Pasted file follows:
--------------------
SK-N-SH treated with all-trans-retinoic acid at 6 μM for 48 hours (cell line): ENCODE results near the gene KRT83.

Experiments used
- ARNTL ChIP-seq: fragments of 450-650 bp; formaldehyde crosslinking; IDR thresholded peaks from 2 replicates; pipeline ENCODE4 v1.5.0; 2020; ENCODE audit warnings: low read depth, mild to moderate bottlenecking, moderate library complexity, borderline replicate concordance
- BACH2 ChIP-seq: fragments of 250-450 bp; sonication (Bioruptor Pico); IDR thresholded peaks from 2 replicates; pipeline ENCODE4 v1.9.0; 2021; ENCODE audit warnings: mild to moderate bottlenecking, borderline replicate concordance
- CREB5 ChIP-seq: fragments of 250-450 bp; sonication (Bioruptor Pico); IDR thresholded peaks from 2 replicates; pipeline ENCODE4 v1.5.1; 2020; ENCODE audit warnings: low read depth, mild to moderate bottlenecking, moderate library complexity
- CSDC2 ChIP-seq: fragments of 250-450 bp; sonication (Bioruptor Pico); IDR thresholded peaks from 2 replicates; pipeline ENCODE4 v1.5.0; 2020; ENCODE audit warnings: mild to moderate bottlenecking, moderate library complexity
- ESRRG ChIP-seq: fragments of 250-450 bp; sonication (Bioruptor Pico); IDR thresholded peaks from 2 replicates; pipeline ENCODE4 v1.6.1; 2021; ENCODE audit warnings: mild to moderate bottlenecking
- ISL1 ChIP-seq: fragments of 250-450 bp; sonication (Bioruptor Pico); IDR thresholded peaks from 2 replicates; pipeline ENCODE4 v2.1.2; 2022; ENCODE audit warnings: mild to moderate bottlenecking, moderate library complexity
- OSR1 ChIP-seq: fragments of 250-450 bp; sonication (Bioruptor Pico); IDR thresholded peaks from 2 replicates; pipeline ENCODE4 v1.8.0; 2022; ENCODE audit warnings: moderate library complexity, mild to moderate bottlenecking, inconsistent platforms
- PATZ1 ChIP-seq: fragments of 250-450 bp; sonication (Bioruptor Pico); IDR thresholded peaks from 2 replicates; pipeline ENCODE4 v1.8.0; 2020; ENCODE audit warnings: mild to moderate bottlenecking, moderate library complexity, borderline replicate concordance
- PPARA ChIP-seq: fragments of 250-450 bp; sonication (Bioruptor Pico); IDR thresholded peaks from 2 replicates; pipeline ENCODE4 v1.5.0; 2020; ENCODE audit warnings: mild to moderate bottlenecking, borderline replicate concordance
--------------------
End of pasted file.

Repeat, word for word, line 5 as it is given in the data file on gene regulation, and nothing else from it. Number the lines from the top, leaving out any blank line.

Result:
- CREB5 ChIP-seq: fragments of 250-450 bp; sonication (Bioruptor Pico); IDR thresholded peaks from 2 replicates; pipeline ENCODE4 v1.5.1; 2020; ENCODE audit warnings: low read depth, mild to moderate bottlenecking, moderate library complexity